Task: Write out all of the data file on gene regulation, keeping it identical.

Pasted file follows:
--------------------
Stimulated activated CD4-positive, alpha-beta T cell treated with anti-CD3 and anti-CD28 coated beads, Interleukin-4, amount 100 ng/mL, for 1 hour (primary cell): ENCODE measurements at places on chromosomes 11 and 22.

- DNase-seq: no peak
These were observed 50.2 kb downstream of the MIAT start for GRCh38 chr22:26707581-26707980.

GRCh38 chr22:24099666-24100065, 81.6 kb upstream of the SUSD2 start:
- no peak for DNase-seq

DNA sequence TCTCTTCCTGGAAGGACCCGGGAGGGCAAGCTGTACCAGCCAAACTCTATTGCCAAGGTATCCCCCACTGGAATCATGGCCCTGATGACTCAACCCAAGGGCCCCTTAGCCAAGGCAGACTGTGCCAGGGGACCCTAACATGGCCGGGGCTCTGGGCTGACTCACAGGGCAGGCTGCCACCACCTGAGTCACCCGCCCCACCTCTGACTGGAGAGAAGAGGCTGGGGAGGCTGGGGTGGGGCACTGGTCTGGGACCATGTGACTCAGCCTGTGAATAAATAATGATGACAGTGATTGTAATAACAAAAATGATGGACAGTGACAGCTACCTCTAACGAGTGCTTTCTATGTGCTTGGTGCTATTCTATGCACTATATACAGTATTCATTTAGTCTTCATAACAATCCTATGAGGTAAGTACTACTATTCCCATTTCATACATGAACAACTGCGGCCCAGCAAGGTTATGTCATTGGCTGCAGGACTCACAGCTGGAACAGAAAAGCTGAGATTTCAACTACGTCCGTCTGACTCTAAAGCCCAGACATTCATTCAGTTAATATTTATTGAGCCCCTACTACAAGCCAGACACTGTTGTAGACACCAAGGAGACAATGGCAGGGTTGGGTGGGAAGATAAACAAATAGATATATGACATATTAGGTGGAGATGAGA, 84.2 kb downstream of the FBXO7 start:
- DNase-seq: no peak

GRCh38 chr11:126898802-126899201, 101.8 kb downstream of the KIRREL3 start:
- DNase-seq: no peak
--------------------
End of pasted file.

Stimulated activated CD4-positive, alpha-beta T cell treated with anti-CD3 and anti-CD28 coated beads, Interleukin-4, amount 100 ng/mL, for 1 hour (primary cell): ENCODE measurements at places on chromosomes 11 and 22.

- DNase-seq: no peak
These were observed 50.2 kb downstream of the MIAT start for GRCh38 chr22:26707581-26707980.

GRCh38 chr22:24099666-24100065, 81.6 kb upstream of the SUSD2 start:
- no peak for DNase-seq

DNA sequence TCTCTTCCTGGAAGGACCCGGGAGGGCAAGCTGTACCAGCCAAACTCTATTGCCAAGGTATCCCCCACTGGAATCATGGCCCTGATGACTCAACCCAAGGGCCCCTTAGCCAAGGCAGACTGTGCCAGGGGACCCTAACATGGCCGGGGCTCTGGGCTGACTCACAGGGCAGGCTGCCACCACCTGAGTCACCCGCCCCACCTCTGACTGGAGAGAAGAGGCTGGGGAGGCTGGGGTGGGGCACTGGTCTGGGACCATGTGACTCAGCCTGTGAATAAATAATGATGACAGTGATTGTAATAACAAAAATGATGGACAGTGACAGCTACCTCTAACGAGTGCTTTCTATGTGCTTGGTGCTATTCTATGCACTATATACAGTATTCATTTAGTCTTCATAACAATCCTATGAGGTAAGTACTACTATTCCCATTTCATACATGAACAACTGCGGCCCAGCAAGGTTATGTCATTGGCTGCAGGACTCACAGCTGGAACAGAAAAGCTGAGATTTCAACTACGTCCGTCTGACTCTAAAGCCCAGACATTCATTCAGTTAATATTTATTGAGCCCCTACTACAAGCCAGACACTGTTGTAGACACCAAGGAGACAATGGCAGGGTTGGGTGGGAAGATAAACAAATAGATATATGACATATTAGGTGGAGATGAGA, 84.2 kb downstream of the FBXO7 start:
- DNase-seq: no peak

GRCh38 chr11:126898802-126899201, 101.8 kb downstream of the KIRREL3 start:
- DNase-seq: no peak